Calls by gun control opponents to “defund” New York’s SAFE Act gun-control law have become standard fare during the state budget process—but the goal is completely impractical.
The 39-page SAFE Act was enacted at the onset of the 2013 legislative session pursuant to the governor’s “message of necessity,” which allowed it to come to a vote before most legislators had a chance to read or digest it. The law’s most controversial provisions were an expansion of the state’s “assault weapons” ban, creation of an ammunition purchase database, and a prohibition on placing more than seven bullets in a gun magazine.
In each of the five state budgets considered since the SAFE Act took effect, opponents have criticized spending that they believe is directly supporting the law.
Governor Andrew Cuomo requested $35.9 million for SAFE Act enforcement as part of his fiscal 2014 executive budget proposal, released shortly after the law was signed. Senate Republicans rejected it in their one-house budget, and the funding was given a less-explicit label in the final deal.
A year later, two GOP state senators alleged that the funds had again been “hidden” in the fiscal 2015 budget. “We were told there was no funding for it,” one told the New York Post. “If there was, I would have voted against it.”
Assemblyman David DiPietro (R-East Aurora), stoked the controversy again yesterday in a video posted on Facebook, saying he would vote against two budget bills because they contain two provisions that, in his view, fund the SAFE Act:
- $4.6M reappropriated in the Capital Projects budget for the ammunition database; and
- $3.2M in new money in the State Operations budget for “state police enforcement.”
There’s no reason to believe these items aren’t related to the SAFE Act—but taking them away won’t do anything to stop the executive branch from enforcing the law.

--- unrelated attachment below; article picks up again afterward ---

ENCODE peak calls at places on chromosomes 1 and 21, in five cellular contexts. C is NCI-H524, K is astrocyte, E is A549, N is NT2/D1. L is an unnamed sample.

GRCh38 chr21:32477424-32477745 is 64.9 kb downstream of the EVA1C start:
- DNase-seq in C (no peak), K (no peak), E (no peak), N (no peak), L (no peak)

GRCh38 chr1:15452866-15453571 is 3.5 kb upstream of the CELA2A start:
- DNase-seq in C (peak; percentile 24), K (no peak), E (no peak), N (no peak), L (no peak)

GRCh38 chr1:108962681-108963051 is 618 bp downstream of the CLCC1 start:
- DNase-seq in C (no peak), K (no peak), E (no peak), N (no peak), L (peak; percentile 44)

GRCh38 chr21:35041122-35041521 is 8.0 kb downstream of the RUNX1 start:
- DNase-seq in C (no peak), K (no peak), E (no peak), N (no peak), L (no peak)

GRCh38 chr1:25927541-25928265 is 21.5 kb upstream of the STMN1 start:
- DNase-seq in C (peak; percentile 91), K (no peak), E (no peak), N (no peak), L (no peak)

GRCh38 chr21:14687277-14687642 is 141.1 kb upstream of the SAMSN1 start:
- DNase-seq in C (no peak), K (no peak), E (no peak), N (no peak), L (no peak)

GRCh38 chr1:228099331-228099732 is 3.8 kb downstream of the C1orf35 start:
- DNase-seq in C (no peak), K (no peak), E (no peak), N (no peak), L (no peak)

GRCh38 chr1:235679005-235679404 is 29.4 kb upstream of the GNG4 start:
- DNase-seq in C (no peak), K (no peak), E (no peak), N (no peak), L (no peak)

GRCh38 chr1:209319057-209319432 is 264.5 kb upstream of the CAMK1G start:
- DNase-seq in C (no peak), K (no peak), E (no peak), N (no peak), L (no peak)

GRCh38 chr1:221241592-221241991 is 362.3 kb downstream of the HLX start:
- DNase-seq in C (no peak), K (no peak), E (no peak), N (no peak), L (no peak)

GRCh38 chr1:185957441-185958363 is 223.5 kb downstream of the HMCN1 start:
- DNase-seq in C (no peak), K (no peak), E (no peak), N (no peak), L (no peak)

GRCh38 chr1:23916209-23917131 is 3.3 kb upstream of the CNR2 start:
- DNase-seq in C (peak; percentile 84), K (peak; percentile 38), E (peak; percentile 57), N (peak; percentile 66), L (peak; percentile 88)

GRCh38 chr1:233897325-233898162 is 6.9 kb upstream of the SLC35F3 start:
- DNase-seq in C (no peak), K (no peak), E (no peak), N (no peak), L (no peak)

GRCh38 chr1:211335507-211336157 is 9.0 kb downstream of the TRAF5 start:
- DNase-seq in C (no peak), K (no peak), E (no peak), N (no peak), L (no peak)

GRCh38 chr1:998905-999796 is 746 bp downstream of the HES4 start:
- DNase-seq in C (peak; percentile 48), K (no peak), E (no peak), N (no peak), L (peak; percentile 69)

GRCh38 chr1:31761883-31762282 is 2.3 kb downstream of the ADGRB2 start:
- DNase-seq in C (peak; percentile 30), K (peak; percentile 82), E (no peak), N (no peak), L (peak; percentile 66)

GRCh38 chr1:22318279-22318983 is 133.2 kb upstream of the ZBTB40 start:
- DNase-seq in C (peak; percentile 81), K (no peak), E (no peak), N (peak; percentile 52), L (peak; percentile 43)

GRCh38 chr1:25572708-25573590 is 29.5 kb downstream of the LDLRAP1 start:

The “defund” push is reminiscent of congressional Republican efforts, when President Barack Obama was still in the White House, to “defund” the Affordable Care Act. The ACA included tax credits for people buying insurance on exchanges and federal “risk corridor” subsidies to insurance plans, both of which Congress had the power to take away to destabilize the system. The risk-corridor payments, estimated at $2.5 billion, were ultimately blocked through the budget process, rendering a number of health plans—including New York’s own Health Republic insurance co-op—insolvent.
But the simple truth is there’s no way to actually “defund” a duly enacted law such as the SAFE Act. Even if both measures identified by DiPietro were removed, nothing would stop the governor from using, say, the $214 million requested by the state police for “criminal activities investigation” for SAFE Act implementation and enforcement.
The fungibility of state money was illustrated in a recent Times Union article examining the number of people who work on the governor’s staff without having their pay funded through the Executive Chamber budget. The Department of Criminal Justice Services, State Police and Office of Technology Services together have budgets totaling $1.5 billion in state funds alone during the current fiscal year, much of which is not explicitly restricted and could be used for SAFE Act purposes. Creative uses of other department appropriations could potentially provide even more resources.
Here’s perhaps the best proof of the flexibility the governor has in state spending: for all the uproar among gun rights advocates over the SAFE Act ammunition database, no one has ever identified a provision of the budget which funds the state’s separate rifle registration system, which had tallied more than 44,000 records by 2015 without ever once being mentioned in the governor’s budget requests.
Republican senators have confused things by denying explicit SAFE Act funding appears in the budget. That’s not incorrect—but it doesn’t address the basic premise that the law, as structured, can’t be blocked simply by deleting lines in a spending bill.
Questions over state funding also bypass the fact that several components of the law pertain to the penal code, which is enforced by every police officer in the state, not just state troopers. Even if the state government were completely shut down, county, town, city and village police officers would still enforce the SAFE Act.
Unless the state budget was amended to explicitly prohibit the use of state funds to enforce a law—and perhaps not even then—there’s no stopping a governor from doing just that.
Groups opposed to the SAFE Act need to stop kidding themselves and confront the basic fact that, until they can muster the votes to repeal or amend it, the law isn’t going anywhere—and attempts to “defund” it are a waste of time.